Digital banking app Loot goes bust after it fails to secure financial backing from RBS

22 May 2019
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Banking app Loot has entered administration after allegedly running out of cash.

Loot has gone into administration after it failed to secure more financial backing from RBS.

The firm has attempted a round of crowdfunding but the link on the website to Seedrs (the crowdfunding host) now appears broken.

RBS invested £2 million in the firm earlier this year, despite developing its own fintech brand Bó.

Loot is a digital banking app set up by founder Ollie Purdue in 2014 with a view to helping students and young people to better manage their money using budgeting tools and no fees for card transactions abroad.

According to Techcrunch the firm has around 250,000 registered accounts.

The company recently received a £5 million investment from RBS in exchange for a 25% stake in the firm.

RBS made a bid to buy the firm but after performing due diligence chose not to proceed with the offer.

Moneywise has approached RBS but the bank declined to comment further. Loot could not be reached for comment. 

At the time of writing there was no clear statement on the Loot website as to the current situation either. 

However, it has emerged that the 3rd party holder of Loot accounts' cash, Wirecard, is busy helping customers in relation to their money. Customers have received the following email (with thanks to a Loot customer):


Moneywise has spoken to Wirecard and is awaiting confirmation of the phone number customers can call to receive help. Please check back soon. 

Moneywise has also contacted the firm appointed to administrate Loot, Smith and Williamson.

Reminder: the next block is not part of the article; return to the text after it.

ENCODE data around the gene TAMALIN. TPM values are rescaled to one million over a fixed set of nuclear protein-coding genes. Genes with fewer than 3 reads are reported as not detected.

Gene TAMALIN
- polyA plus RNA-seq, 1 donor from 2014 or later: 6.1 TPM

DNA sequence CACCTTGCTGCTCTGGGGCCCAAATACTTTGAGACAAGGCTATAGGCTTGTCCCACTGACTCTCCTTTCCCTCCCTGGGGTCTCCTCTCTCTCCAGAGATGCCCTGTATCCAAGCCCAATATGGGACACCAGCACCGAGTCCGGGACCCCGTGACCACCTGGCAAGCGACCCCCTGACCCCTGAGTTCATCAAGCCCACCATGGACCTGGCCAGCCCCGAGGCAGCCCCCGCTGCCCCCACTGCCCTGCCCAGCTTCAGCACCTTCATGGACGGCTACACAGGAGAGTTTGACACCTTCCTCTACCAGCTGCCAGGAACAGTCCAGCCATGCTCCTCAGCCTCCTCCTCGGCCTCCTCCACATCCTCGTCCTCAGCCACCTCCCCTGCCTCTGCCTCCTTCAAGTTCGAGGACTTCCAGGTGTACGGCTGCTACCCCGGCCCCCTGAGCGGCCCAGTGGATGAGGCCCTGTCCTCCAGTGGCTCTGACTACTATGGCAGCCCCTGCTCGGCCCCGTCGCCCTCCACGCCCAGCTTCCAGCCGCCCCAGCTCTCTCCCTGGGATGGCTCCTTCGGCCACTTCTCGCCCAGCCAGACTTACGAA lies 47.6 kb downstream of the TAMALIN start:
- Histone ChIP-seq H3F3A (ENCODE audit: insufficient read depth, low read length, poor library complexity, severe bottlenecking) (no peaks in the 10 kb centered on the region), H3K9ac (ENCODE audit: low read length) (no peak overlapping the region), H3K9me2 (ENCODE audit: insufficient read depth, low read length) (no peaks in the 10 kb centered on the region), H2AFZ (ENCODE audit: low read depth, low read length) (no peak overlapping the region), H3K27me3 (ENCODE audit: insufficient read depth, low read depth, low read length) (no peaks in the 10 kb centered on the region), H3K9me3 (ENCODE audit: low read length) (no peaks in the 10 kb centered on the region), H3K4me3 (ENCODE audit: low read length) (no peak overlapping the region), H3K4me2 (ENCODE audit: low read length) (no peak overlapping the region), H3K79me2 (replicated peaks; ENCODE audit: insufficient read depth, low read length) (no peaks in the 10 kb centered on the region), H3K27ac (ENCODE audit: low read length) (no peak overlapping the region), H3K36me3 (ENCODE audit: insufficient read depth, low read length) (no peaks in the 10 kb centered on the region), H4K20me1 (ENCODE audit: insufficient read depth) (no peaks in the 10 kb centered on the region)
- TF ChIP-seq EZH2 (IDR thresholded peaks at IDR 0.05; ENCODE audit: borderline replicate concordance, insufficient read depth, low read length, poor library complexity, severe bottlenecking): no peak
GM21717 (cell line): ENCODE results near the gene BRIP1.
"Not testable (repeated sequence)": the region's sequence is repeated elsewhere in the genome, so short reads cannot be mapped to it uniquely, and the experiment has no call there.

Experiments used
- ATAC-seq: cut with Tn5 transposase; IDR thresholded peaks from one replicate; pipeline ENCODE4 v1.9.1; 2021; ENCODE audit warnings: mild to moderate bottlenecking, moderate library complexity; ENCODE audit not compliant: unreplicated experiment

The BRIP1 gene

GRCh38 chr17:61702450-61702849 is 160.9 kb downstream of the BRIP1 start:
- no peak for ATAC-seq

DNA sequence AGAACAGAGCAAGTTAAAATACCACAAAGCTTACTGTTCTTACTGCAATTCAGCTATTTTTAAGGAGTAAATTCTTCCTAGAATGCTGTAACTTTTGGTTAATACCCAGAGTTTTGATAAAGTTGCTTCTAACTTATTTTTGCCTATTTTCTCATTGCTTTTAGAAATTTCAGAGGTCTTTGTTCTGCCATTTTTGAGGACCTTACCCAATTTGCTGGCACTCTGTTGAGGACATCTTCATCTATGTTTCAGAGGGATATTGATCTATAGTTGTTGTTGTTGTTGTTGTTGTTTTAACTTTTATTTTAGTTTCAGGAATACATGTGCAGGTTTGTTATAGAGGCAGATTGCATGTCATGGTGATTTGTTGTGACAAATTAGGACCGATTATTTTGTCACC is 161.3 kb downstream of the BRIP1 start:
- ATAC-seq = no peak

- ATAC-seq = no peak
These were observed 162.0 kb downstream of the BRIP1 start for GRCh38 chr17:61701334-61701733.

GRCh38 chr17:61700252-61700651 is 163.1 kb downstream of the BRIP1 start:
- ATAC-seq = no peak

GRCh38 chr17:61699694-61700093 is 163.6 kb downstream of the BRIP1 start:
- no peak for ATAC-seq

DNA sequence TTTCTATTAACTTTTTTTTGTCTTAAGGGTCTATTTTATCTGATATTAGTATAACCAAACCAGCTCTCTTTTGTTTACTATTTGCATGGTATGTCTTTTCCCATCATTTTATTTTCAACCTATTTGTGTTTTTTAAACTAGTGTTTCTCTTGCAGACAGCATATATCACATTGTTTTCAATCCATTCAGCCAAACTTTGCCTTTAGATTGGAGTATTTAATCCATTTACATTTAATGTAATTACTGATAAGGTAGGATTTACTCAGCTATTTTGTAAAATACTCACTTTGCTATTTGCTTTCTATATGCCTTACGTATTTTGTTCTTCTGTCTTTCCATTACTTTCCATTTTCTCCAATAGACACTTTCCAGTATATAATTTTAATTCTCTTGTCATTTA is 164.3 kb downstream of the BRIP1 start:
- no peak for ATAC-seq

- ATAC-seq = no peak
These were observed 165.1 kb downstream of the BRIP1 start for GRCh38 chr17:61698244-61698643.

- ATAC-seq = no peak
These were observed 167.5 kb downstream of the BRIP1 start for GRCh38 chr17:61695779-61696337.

Henry Shinners, joint administrator, comments: “While the Loot offering is one that has attracted a lot of interest and praise, the business wasn’t yet generating sufficient revenues to meet its ongoing costs and unfortunately the board could not secure the additional funding needed.

"We are in advanced talks with other providers operating in this space to take over the services provided by Loot with a view to securing continuing, uninterrupted service to its customers. In the meantime, we want to reassure all customers that their deposits are safe and that they can continue to access the service.”     

What does this mean for customers

Loot is not protected under the Financial Services Compensation Scheme (FSCS) as it does not operate with a UK banking licence.

Instead it operates under an ‘e-money’ licence, the implications of which are different for customers of the failed firm.

On its website Loot says in the event it goes bust its customers' money will be protected. An FAQ page on FSCS protection on the Loot website states:

"Loot is different. We're not a bank. We are not allowed to invest or lend the money on your Loot card. This is a good thing as we, and our partners, are required by law to hold 100% of your cash till you want it. We don't lend it out. This means your cash on the Loot card is what's called "safeguarded". We have to make sure it's actually there, in a separate bank account we use. This also means the FSCS is actually not needed for Loot. It also means we're able to focus on making the product better and don't get distracted by all the lending and investment stuff.

"So, if we go bust (which we hope never happens) all of our customer cash is held safely." 

E-money is regulated by the city watchdog, the Financial Conduct Authority (FCA), and protects customer deposits in one of two ways:

The first option is to put deposits in a third-party bank that does have FSCS protection, so the banking app provides the technology but does not actually hold your money.

Should the underlying bank fail, customer deposits would be protected by the FSCS. However, if the banking app fails, deposits may not be.

The second option is these providers can take an insurance policy or guarantee on the clients’ money, so if they were to fail as a business, the money would be protected.

Moneywise has approached the FCA for comment on the situation but it has declined to provide one.

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